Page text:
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C Style: Standards and Guidelines (contents)

CHAPTER 5 : Naming


CHAPTER 5 : Naming
5.1 Constraints upon naming
5.2 Abbreviations
5.3 Short names
5.4 Separating words
5.5 Spelling of names
5.6 Naming functions
5.7 Indicating functional group
5.8 Naming variables
5.9 Indicating type
5.10 Naming replacement items
5.11 Naming Files and Directories
5.12 Summary

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5.4  Separating words

The name of a symbol may be made up of several words, which should be easily distinguishable to the reader. There are several possible approaches to doing this:

(a) Do not separate the words

This method, used by Kernighan and Ritchie (and others), can result in words which are often difficult to decipher, especially when other words are formed between the constituent words or when abbreviations are used:


readdress(), closeventuri(), wdenhcode


(b) Use underscores to separate the words

This is the method suggested (but not used!) by Kernighan and Ritchie:


read_dress(), close_venturi(), wd_enh_code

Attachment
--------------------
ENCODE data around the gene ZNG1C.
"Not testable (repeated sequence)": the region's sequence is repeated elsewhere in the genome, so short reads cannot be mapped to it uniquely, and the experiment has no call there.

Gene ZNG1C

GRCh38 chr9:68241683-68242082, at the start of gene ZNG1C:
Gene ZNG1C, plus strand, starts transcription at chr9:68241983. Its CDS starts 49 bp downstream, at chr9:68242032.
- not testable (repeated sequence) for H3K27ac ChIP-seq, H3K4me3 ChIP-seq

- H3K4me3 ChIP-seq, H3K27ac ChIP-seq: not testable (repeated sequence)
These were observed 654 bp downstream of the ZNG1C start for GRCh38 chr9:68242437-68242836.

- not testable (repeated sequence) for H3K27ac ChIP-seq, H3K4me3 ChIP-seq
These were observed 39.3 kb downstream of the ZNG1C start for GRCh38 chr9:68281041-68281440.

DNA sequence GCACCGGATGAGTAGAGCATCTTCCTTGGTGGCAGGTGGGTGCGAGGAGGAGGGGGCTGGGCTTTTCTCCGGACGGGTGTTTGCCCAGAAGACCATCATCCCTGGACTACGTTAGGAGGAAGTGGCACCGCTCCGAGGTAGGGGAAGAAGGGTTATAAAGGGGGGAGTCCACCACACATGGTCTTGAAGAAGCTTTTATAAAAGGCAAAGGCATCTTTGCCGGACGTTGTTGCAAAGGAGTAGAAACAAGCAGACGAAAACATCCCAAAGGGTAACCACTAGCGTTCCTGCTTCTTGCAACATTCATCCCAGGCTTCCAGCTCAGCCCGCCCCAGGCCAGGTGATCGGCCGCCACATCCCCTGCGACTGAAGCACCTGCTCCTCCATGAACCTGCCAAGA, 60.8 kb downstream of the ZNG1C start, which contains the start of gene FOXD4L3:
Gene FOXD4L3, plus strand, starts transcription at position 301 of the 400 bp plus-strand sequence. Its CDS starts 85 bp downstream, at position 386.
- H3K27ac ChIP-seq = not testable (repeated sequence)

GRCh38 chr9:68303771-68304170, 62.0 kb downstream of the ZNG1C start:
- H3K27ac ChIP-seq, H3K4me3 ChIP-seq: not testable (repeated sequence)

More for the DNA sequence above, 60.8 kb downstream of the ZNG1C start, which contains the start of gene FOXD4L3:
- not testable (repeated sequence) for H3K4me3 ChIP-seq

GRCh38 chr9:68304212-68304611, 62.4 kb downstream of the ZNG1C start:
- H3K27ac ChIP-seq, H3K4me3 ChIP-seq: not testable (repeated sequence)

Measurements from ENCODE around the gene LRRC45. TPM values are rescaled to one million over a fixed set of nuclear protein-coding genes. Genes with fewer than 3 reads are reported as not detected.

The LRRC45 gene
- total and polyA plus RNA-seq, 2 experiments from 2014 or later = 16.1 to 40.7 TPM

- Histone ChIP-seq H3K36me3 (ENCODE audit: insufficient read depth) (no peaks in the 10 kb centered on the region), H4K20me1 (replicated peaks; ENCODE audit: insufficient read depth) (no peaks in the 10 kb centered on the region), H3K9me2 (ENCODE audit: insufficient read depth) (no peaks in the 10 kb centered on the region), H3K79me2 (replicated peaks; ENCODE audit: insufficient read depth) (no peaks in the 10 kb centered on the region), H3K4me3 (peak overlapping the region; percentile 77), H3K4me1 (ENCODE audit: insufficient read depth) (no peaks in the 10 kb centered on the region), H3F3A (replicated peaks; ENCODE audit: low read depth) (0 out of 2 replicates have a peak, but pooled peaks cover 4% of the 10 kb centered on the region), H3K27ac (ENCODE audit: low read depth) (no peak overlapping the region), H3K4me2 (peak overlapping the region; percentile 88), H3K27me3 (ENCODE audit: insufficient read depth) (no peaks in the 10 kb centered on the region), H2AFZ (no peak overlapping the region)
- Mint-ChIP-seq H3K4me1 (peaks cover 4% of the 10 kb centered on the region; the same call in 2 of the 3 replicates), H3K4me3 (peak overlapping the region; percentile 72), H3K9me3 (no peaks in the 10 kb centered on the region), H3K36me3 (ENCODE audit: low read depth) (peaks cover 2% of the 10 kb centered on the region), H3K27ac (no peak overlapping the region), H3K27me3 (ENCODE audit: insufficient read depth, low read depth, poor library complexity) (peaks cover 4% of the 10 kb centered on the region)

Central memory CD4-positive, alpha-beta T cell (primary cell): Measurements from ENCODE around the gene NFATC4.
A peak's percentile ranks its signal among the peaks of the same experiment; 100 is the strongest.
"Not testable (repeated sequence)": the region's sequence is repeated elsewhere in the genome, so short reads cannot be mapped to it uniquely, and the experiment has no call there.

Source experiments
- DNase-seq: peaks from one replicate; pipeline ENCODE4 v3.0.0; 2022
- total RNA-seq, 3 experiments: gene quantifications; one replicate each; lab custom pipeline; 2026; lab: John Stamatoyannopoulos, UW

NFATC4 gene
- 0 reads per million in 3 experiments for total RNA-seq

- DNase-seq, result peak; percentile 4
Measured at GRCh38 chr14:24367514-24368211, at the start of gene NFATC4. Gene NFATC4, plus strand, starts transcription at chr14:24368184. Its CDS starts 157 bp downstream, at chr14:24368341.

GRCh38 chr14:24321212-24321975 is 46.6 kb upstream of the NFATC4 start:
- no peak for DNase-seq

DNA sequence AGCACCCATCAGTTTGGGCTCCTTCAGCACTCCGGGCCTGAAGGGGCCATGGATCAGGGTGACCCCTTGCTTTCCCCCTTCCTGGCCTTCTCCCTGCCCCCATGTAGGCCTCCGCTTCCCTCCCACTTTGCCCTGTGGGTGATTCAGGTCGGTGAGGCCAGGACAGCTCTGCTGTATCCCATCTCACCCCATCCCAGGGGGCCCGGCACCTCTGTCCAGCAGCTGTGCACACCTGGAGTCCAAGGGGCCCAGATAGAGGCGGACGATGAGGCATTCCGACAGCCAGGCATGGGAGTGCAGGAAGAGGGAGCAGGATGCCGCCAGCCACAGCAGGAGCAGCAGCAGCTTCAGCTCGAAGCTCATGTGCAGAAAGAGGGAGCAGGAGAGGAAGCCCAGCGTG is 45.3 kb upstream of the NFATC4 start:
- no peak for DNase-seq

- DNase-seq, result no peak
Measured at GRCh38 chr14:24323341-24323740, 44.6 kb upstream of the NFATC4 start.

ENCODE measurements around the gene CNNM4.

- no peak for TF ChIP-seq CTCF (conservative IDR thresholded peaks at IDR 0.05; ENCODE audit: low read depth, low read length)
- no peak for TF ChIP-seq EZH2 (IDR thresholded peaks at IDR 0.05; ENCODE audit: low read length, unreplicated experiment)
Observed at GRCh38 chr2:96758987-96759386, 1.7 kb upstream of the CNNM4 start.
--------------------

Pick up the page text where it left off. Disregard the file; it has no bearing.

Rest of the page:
This has the advantage that words are clearly separated. However, there is a slight penalty of size, as each underscore adds to the length of the name.

(c) Start each word with an uppercase letter

This has the advantage of using less characters than the underscore method. It is also (you might have noticed) the style used in this book.


ReadDress(), CloseVenturi(), WdEnhCode


Another advantage of this style is that C library function calls are almost invariably all lower-case. Thus it is immediately clear whether a library function or a program function is being called. This style also lends itself well to the prefixing rules (see 5.7, 5.9). The only problem in using it would be where the name became all upper-case, such as with single character variables, making it look like a #define'd constant. In this case the Capitalization rule should be relaxed.


There are other variations upon the above styles which may be used, such as using lowercase for the initial letter to differentiate variables from functions.


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